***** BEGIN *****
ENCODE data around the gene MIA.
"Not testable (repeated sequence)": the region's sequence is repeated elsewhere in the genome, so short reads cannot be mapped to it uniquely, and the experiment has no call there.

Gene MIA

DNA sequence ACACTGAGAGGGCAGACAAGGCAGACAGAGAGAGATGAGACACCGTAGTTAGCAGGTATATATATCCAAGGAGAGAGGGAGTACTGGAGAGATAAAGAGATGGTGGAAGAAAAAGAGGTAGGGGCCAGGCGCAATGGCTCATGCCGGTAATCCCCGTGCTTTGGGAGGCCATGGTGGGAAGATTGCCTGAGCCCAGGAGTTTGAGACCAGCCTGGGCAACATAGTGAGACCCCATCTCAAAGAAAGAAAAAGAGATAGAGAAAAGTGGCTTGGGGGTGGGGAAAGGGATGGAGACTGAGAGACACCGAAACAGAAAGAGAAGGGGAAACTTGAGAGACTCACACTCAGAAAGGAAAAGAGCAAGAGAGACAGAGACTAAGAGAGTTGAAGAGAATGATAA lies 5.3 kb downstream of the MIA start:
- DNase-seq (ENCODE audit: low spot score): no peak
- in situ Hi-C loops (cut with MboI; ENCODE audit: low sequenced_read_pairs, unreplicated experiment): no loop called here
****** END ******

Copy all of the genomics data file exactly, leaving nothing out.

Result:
ENCODE data around the gene MIA.
"Not testable (repeated sequence)": the region's sequence is repeated elsewhere in the genome, so short reads cannot be mapped to it uniquely, and the experiment has no call there.

Gene MIA

DNA sequence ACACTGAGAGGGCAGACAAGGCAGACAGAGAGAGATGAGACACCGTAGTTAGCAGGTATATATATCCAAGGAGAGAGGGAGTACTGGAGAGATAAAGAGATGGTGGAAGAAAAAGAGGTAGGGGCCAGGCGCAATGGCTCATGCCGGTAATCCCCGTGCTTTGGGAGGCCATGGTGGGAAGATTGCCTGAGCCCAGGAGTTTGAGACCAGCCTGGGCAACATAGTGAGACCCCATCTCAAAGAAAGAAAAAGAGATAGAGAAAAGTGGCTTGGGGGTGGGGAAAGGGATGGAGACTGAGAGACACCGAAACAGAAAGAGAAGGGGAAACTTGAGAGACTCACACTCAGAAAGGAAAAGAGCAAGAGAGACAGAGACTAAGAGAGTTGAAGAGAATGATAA lies 5.3 kb downstream of the MIA start:
- DNase-seq (ENCODE audit: low spot score): no peak
- in situ Hi-C loops (cut with MboI; ENCODE audit: low sequenced_read_pairs, unreplicated experiment): no loop called here